New author Jamila Minnicks on the resilience and history of all-Black towns
Many Americans are unaware that all-Black enclaves popped up and even flourished during the early 20th century. They did so by following the conviction that “separate but equal” was the only way for Black Americans to stay safe and thrive.
But as Jamila Minnicks points out in her gorgeous debut novel, “Moonrise Over New Jessup,” that belief was challenged by the Civil Rights movement, which championed equality more than separation.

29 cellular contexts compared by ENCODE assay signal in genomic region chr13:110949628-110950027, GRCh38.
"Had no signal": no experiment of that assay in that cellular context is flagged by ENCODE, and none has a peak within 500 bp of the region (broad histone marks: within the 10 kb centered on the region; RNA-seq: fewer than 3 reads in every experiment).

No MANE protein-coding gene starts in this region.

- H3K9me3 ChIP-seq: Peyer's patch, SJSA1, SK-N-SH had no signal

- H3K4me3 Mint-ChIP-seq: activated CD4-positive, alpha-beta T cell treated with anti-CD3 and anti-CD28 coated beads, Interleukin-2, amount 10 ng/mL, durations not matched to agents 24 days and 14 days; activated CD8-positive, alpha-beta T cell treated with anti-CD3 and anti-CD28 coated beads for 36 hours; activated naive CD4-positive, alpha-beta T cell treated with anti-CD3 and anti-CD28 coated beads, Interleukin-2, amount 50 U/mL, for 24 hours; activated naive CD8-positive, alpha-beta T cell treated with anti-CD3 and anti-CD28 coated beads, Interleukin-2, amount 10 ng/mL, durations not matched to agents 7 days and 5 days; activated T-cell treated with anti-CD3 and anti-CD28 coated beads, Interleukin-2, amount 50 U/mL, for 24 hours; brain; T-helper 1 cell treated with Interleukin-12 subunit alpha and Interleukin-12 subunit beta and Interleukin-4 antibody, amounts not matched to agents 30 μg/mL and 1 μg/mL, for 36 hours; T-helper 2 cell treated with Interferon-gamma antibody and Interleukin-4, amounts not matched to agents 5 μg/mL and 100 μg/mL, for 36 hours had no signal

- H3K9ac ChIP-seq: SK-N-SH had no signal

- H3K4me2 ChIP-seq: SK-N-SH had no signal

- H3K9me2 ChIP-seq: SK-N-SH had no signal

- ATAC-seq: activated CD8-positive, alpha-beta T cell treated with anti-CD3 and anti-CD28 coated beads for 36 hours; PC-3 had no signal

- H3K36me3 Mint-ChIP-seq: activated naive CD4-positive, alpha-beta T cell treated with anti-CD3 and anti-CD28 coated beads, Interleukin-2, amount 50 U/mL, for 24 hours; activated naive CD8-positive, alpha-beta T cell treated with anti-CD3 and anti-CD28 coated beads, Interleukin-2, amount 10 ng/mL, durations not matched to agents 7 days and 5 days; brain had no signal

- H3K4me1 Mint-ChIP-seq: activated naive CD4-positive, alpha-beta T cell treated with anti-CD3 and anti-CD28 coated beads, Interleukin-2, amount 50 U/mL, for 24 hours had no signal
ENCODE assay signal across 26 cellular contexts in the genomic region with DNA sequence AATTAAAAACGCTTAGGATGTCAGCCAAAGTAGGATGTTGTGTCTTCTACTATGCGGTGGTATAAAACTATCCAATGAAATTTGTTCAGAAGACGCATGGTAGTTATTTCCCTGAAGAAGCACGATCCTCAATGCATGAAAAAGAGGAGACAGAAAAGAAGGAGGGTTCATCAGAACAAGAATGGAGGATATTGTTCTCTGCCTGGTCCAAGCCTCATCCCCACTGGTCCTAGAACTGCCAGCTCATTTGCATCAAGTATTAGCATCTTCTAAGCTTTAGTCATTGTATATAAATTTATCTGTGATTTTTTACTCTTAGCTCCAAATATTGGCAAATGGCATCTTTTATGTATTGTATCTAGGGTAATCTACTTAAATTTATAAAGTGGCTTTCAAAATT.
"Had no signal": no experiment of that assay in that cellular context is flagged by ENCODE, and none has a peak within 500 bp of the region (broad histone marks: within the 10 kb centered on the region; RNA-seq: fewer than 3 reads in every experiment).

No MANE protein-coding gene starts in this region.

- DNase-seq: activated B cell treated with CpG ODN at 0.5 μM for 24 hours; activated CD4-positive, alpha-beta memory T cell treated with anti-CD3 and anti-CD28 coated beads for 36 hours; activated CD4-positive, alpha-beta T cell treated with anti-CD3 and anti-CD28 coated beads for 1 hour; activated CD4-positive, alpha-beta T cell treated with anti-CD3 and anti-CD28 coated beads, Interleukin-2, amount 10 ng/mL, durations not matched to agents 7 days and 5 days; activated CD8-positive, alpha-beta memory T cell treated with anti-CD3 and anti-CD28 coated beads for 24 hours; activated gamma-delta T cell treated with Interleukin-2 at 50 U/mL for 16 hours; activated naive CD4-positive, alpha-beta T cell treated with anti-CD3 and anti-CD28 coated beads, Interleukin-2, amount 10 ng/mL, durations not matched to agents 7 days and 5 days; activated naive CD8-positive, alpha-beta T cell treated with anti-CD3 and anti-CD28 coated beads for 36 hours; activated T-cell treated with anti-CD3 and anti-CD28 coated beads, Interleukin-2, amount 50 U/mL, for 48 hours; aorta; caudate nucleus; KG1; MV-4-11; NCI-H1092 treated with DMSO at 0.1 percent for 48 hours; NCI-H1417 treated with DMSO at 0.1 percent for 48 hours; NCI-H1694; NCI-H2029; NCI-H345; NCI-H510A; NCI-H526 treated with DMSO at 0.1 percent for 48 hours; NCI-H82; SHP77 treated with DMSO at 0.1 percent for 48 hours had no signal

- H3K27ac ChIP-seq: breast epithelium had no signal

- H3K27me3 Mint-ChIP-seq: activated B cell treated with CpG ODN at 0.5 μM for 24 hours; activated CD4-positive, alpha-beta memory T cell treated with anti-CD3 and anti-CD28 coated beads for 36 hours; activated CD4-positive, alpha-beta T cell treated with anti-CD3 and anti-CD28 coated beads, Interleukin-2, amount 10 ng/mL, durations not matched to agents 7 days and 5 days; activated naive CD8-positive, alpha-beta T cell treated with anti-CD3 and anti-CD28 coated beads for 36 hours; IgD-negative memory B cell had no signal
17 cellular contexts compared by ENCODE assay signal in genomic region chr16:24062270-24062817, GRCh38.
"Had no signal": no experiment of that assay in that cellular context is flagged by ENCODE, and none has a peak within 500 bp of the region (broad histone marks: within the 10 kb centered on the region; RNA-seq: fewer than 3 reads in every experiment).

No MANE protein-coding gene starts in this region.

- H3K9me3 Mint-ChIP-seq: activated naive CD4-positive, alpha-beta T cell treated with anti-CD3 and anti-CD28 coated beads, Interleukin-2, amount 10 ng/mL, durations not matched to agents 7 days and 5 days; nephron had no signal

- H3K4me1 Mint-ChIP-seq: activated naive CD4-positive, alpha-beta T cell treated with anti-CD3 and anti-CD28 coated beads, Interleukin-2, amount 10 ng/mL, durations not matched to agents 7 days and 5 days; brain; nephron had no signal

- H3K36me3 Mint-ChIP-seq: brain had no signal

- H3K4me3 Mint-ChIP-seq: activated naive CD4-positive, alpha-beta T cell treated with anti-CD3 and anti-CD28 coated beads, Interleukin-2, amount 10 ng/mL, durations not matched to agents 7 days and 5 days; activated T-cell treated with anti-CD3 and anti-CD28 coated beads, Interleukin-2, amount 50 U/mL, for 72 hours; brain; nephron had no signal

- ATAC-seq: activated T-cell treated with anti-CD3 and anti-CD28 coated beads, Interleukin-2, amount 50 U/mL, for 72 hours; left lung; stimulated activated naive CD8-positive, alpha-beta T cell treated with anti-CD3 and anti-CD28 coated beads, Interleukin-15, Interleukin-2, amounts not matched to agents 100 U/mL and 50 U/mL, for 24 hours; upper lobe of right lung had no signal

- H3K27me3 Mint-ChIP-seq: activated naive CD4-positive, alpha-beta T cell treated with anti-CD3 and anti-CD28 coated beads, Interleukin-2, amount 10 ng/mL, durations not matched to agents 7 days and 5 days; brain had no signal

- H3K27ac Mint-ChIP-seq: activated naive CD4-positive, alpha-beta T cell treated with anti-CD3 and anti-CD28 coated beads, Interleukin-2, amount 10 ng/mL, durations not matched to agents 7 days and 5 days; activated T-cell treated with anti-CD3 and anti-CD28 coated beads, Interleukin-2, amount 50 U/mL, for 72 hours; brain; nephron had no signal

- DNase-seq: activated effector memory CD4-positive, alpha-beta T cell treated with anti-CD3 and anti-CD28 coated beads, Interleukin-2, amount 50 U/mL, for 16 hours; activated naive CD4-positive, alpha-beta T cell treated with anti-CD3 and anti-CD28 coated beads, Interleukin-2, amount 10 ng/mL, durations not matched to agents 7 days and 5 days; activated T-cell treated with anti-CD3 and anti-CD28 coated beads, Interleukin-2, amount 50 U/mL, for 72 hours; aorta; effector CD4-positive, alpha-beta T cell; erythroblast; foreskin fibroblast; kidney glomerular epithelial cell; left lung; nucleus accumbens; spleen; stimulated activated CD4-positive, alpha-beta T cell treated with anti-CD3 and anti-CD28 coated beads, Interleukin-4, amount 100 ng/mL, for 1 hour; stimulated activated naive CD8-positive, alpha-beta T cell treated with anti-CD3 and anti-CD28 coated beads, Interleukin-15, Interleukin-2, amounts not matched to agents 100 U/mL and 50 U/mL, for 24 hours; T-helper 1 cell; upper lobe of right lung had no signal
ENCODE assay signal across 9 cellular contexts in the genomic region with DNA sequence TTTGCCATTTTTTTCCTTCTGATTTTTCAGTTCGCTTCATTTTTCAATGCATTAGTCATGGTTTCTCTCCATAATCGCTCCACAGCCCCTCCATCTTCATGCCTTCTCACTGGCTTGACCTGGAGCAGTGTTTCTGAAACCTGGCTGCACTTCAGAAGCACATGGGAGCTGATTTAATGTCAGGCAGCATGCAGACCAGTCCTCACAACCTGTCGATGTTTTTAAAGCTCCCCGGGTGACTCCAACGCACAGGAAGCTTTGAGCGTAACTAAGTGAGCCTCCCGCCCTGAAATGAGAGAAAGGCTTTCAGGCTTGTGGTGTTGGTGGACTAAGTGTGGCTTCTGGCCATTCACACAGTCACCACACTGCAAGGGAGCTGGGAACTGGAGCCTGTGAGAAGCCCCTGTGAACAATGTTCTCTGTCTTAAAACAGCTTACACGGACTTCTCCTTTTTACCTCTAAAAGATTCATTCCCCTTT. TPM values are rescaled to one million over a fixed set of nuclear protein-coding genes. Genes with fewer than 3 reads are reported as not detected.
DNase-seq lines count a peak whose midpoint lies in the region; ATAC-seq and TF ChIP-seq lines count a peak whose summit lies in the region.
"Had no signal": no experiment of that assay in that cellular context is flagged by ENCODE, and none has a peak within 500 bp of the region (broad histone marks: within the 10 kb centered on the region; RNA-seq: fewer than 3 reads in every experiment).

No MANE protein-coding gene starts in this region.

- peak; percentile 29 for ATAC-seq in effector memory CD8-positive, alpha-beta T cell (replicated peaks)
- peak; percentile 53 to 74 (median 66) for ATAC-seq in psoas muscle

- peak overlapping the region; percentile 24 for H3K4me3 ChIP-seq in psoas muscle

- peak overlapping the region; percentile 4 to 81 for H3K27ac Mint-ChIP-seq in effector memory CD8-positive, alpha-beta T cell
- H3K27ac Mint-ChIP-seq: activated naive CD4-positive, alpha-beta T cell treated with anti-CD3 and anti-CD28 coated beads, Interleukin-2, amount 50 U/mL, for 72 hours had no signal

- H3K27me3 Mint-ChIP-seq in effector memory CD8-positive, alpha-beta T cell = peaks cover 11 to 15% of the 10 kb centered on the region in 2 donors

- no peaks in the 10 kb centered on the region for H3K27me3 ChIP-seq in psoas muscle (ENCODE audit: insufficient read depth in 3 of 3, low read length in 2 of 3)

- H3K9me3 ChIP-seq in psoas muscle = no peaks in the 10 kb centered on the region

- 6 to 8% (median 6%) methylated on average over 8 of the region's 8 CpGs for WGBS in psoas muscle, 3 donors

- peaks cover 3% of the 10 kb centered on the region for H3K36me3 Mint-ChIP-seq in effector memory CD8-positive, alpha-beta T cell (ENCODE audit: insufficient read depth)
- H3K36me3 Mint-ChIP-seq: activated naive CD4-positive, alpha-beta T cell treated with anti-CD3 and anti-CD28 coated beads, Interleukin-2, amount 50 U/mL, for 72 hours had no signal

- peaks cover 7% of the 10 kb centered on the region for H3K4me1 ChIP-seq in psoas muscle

It’s a fictionalized account of one such town, set in Minnicks’ native Alabama, and ends up being both a celebration of Black joy and an examination of the opposing viewpoints about the end of segregation in America.
This Friday, on Big Books and Bold Ideas, Minnicks joined host Kerri Miller to talk about the history of all-Black towns, why she wanted to tell their stories and how “separate but equal” was both a gift and a blow.
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Jamila Minnicks is a self-declared recovering lawyer turned author. Her debut novel is “Moonrise Over New Jessup.”
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